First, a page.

That will let you disassemble the gun and start checking for damage.   Comparison to known-good parts is an excellent way to spot what has been damaged.  An experienced cowboy gunsmith has pictures in his head of what undamaged parts look like.    Parts which need to be checked for sure are:

* lifter block

* lifter arm

* lever

* lever and lifter springs

* bolt, including extractor and cartridge support tab

* firing pin and spring

* firing pin extension and the connecting hardware the fastens FPE to the bolt

* toggle links

* barrel (for bulges, chamber damage, or even a squib bullet stuck in barrel - yes, I know the TO told you he THOUGHT the bullet left the barrel - but he may be wrong)

 

The Out Of Battery discharge occurred with 3/8" of the case not in the chamber.   Most of these happen because the failing round jammed into something (a previous squibbed bullet stuck in the throat of the rifle is common, as is part of a case broken off from previous round fired that stuck in the front of the chamber) while the case was being chambered, and the free-floating firing pin of the 73 slammed into the primer of the jammed round causing it to fire before being fully chambered.   Usually the case ruptures and makes it pretty easy to get the gun apart.  Your light load just swelled the case rather than rupturing it.   So you get to do a little more work before you (or your smith) can start checking for damage.

 

All this speaks loudly for getting an experienced cowboy gunsmith to perform most of this extraction and inspection.

 

A gunsmith I would trust to check this rifle out is in northwest NM, Ken Griner of Griner Gunworks in the Farmington NM area, but you should have a few that are closer to you - ask fellow club members!  Another - Jared at LongHunter Shooting Supply in Amarillo Texas.

 

Good luck, GJ

Edited by Garrison Joe, SASS #60708
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1 hour ago, Garrison Joe, SASS #60708 said:

First, you will need to get the case out of the gun.  You know it has fired, so the case is empty.  But it swelled so the case can neither be pushed into the chamber, nor back into the lifter.   To let you get a spot started where you can bend the brass of the case to clear the lifter, I would carefully drill (or mill, or even fine-point grind) the case where it is bulged to put as large a hole in the case as you can without touching (gouging) either the lifter or the receiver metal with your tools.  If you don't have the skill for this, see a good cowboy gunsmith.   This "relief" hole will give you more room to mash the expanded brass wall of the case back toward the  center of the case, without having to pound hard enough to perhaps further damage the lifter.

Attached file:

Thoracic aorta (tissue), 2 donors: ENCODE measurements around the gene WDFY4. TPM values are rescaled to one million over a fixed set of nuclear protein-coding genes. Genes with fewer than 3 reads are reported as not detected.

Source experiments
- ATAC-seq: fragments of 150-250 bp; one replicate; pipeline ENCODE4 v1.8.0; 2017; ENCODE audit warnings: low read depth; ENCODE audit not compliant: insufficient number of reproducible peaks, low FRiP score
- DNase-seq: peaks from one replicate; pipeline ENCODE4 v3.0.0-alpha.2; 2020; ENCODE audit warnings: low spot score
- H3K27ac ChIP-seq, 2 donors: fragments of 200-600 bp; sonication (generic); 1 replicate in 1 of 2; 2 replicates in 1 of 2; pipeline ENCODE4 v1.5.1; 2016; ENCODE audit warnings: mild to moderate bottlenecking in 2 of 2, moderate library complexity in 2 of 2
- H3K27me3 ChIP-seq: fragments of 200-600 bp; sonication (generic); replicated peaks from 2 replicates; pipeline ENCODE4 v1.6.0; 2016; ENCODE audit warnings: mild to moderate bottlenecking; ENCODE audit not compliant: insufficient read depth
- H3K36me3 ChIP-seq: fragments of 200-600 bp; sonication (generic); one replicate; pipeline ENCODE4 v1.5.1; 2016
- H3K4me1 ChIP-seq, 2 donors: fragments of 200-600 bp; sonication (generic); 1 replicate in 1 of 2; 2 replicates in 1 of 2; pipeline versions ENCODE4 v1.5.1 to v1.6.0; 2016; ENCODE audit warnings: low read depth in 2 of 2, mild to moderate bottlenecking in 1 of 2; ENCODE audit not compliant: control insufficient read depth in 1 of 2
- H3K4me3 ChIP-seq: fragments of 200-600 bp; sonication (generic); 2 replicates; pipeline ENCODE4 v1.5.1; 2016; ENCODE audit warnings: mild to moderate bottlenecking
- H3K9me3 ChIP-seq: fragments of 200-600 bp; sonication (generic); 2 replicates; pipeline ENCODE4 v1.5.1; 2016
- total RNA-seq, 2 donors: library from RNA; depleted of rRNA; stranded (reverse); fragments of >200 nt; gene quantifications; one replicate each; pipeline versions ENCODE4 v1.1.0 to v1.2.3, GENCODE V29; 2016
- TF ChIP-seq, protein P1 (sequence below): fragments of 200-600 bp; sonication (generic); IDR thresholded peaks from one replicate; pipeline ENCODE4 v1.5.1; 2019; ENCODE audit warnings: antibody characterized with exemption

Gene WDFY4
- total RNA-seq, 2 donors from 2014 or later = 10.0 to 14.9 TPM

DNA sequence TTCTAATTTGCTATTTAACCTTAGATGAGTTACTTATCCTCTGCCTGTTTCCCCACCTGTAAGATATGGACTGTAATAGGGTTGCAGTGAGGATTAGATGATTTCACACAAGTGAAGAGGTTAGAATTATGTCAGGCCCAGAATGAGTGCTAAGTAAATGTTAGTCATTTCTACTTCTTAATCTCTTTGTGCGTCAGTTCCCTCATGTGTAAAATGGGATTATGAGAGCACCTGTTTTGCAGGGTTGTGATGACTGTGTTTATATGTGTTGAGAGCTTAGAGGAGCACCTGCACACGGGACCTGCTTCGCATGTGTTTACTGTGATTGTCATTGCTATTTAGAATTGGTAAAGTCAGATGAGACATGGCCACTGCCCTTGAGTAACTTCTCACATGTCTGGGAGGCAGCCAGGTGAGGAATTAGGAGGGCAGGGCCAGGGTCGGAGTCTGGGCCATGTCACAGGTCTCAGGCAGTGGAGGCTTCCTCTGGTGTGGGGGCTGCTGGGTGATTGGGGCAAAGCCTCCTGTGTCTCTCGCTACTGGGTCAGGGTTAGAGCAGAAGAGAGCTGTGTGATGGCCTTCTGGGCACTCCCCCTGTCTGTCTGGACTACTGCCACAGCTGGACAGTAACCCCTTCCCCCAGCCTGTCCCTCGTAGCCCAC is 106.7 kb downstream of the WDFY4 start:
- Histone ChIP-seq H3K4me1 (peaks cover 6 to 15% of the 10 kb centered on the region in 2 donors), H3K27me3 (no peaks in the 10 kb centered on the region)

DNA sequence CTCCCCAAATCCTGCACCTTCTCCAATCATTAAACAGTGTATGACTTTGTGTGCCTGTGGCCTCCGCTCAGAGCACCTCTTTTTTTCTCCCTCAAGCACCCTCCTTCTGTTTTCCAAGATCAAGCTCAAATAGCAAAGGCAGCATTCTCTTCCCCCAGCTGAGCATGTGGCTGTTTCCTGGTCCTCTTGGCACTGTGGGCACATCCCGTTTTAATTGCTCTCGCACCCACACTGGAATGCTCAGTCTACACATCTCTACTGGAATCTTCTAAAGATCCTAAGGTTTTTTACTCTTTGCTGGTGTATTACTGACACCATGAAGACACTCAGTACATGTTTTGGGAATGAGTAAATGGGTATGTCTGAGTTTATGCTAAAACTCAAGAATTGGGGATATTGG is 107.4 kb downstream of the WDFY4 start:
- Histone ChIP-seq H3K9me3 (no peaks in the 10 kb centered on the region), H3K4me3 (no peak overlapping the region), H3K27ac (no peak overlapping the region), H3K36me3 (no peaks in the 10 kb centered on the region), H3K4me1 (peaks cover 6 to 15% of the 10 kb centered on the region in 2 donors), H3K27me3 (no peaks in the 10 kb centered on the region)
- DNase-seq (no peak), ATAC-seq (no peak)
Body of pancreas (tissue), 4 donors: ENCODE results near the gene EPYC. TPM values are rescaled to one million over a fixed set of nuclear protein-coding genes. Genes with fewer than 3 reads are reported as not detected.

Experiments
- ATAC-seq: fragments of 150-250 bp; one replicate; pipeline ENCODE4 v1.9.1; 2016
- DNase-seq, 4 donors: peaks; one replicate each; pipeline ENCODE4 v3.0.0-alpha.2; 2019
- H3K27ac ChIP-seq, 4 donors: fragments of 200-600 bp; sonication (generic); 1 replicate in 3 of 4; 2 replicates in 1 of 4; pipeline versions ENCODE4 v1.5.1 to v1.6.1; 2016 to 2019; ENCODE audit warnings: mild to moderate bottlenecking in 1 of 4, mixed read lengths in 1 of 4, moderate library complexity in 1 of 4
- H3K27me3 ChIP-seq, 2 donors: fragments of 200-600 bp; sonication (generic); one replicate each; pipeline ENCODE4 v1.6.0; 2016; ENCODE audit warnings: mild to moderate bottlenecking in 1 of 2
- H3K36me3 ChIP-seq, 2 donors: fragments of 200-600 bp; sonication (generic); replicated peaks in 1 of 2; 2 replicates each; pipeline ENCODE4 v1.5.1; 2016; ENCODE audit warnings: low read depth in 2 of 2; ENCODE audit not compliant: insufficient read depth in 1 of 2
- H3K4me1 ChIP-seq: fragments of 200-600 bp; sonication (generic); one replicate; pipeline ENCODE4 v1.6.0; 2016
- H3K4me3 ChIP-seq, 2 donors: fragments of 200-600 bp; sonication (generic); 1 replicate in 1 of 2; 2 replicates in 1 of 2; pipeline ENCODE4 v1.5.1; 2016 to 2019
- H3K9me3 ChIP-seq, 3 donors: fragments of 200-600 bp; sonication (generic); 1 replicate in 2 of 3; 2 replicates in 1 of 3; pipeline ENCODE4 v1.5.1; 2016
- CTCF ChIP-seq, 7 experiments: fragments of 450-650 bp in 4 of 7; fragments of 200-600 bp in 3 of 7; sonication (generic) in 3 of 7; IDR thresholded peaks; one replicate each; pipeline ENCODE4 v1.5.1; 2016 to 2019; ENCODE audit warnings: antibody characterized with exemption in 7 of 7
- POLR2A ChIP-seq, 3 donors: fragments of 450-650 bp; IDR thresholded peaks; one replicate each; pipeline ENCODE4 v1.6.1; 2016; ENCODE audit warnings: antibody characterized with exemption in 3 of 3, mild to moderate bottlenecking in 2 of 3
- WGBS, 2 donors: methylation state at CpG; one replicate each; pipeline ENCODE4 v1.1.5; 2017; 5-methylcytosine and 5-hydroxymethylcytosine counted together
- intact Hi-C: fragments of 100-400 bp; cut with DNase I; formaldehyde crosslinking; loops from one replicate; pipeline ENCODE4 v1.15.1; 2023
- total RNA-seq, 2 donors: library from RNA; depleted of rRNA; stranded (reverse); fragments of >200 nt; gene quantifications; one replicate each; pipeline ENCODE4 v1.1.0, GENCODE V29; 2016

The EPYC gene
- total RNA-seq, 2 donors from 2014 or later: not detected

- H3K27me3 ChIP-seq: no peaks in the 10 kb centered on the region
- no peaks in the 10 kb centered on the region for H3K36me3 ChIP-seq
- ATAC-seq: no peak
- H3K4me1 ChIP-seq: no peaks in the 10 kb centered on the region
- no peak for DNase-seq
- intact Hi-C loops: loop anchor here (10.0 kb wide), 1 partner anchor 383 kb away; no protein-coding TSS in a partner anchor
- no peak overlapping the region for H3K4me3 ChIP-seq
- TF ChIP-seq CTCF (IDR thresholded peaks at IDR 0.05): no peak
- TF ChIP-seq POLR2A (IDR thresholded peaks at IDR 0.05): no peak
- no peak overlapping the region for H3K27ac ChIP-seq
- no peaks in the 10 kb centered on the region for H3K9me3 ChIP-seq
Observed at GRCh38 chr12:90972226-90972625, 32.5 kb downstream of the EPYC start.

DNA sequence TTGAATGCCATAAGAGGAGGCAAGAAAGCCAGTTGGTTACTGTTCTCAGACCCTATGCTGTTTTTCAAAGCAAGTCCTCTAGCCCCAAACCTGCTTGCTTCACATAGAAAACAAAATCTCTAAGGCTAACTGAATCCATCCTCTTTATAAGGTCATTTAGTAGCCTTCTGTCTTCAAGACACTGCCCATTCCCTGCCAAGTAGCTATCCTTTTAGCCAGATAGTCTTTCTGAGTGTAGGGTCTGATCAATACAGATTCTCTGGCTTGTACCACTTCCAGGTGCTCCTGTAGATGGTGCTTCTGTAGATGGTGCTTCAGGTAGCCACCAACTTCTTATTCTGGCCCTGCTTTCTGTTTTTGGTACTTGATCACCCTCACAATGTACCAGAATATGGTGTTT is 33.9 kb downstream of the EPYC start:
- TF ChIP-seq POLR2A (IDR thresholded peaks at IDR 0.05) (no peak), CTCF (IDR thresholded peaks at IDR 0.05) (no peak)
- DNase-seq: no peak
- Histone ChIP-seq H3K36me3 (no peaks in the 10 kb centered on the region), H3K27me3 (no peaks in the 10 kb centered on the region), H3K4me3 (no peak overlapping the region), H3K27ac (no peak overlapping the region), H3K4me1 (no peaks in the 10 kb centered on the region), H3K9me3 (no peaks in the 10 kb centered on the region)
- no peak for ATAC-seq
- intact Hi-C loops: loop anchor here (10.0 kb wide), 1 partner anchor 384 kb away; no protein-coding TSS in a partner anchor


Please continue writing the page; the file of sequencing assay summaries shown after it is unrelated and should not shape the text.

Then a brass punch can be used to start shrinking the case down to close to .38 special diameter, so it clears the lifter channel.   Rotating the case carefully with a flat blade may be needed to let you reduce diameter all the way around the case.  When the case is small enough to move through the channel, then the bolt will be able to pull the case out of chamber, or a brass pry tool can pull it out, or a brass squib rod can drive the case out of the chamber.  It won't take a lot of force to mash the thin wall of the case back down to proper size.

 

That will let you disassemble the gun and start checking for damage.   Comparison to known-good parts is an excellent way to spot what has been damaged.  An experienced cowboy gunsmith has pictures in his head of what undamaged parts look like.    Parts which need to be checked for sure are:

* lifter block

* lifter arm

* lever

* lever and lifter springs

* bolt, including extractor and cartridge support tab

* firing pin and spring

* firing pin extension and the connecting hardware the fastens FPE to the bolt

* toggle links

* barrel (for bulges, chamber damage, or even a squib bullet stuck in barrel - yes, I know the TO told you he THOUGHT the bullet left the barrel - but he may be wrong)

 

The Out Of Battery discharge occurred with 3/8" of the case not in the chamber.   Most of these happen because the failing round jammed into something (a previous squibbed bullet stuck in the throat of the rifle is common, as is part of a case broken off from previous round fired that stuck in the front of the chamber) while the case was being chambered, and the free-floating firing pin of the 73 slammed into the primer of the jammed round causing it to fire before being fully chambered.   Usually the case ruptures and makes it pretty easy to get the gun apart.  Your light load just swelled the case rather than rupturing it.   So you get to do a little more work before you (or your smith) can start checking for damage.

 

All this speaks loudly for getting an experienced cowboy gunsmith to perform most of this extraction and inspection.

 

A gunsmith I would trust to check this rifle out is in northwest NM, Ken Griner of Griner Gunworks in the Farmington NM area, but you should have a few that are closer to you - ask fellow club members!  Another - Jared at LongHunter Shooting Supply in Amarillo Texas.

 

Good luck, GJ

Excellent advice here and above, I will second Jared at Long Hunters, excellent gun smith!!   SCJ